FRANKFORT — Over the next six months Kentucky will endure a dispiriting “debate” about the Affordable Care Act or Obamacare.
You’ll be inundated with “facts” which support one side or the other. A lot of those facts from both sides will be inaccurate and some will be deliberately misleading.
Many of you have valid reasons for opposing the law and many of you have valid reasons for supporting it. Depending on your philosophical perspective, personal priorities and value system, there are logical reasons for both positions.
Incumbent Republican Sen. Mitch McConnell wants to make the law a central issue in his re-election campaign, trying to hang it and its namesake, President Barack Obama, who is very unpopular in Kentucky, around the neck of his Democratic opponent Alison Lundergan Grimes. He tried to do that last week while taking questions from reporters, saying the law is the “worst piece of legislation in 50 years” and it needs to be repealed.
But the law has worked well in Kentucky and that complicates things for McConnell and Grimes. Grimes tries to split the baby by refusing to say how she would have voted when the law was before Congress but saying she wouldn’t support repeal.
Grimes has suggested she’ll “fix the law” when she gets to the Senate, but that’s disingenuous. First, she’s vague on what she’d change, occasionally talking about the mandate requiring businesses of certain sizes to offer health insurance or pay a fine. Secondly, one U.S. Senator out of 100 isn’t likely to fix anything on his or her own. (Ask Rand Paul.)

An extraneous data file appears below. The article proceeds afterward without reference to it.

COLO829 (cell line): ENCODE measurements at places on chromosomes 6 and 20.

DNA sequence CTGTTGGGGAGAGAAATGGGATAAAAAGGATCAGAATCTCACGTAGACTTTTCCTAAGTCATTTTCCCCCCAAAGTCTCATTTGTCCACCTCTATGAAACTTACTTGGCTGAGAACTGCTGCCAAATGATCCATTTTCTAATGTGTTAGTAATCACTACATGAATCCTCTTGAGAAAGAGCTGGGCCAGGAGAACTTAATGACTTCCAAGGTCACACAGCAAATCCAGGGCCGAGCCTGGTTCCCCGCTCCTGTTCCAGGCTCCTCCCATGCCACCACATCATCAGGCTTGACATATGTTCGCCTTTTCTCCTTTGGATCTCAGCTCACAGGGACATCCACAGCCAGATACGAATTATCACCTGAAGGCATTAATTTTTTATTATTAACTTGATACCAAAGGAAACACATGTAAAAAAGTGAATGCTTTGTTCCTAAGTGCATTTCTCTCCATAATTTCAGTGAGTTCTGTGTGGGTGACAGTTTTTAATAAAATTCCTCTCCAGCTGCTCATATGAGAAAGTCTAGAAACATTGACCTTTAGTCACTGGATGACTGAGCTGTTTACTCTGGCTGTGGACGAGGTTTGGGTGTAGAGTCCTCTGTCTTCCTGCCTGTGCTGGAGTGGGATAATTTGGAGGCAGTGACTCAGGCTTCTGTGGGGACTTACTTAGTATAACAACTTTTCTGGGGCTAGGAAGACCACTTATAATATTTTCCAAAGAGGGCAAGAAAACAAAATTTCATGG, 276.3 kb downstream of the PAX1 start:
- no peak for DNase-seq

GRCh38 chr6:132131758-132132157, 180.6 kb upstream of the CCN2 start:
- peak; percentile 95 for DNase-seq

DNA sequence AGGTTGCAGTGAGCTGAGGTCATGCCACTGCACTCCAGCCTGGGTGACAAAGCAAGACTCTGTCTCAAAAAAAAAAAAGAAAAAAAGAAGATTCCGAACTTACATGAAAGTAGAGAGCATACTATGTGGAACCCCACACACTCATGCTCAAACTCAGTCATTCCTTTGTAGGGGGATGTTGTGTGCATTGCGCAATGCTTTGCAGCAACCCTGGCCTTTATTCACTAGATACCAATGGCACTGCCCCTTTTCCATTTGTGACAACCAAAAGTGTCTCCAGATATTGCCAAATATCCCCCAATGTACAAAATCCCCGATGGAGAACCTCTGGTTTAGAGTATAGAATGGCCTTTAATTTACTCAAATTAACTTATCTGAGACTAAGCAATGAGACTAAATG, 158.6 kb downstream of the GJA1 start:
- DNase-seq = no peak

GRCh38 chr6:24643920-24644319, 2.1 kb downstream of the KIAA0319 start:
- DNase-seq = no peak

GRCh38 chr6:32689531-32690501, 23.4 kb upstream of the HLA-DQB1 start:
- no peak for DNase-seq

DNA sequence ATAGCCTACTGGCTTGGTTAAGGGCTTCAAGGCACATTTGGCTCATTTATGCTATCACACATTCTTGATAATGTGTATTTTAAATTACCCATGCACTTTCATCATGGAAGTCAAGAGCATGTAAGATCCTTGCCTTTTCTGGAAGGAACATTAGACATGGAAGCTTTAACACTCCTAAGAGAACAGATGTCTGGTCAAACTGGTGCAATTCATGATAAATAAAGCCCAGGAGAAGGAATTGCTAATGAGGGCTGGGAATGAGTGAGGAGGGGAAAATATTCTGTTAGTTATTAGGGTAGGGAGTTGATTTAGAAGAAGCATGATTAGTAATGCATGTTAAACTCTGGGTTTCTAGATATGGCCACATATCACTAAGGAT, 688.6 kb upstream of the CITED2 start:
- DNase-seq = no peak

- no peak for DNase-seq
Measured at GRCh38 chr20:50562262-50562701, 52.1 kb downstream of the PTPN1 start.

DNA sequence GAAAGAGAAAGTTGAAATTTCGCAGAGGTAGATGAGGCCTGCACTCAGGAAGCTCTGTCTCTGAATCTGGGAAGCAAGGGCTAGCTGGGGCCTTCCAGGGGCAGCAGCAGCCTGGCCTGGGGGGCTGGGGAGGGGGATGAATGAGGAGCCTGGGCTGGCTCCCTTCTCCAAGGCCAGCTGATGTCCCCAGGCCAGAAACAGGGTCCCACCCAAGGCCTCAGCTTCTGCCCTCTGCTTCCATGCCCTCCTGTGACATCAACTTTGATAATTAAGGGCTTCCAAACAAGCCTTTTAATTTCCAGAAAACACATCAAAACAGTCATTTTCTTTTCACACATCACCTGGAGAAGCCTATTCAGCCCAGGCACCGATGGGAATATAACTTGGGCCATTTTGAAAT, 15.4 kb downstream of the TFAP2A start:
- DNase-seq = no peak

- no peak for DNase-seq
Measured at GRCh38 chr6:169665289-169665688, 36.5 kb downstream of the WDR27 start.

McConnell was equally disingenuous about the ACA debate at a press conference last week. The law has allowed roughly 420,000 Kentuckians who previously couldn’t afford insurance to acquire it. Everyone likes some of the law’s provisions, especially prohibiting insurance companies from denying coverage or charging exorbitant premiums for those with pre-existing conditions. And the health exchange set up by Democratic Gov. Steve Beshear – Kynect – has performed well and is viewed as a national model.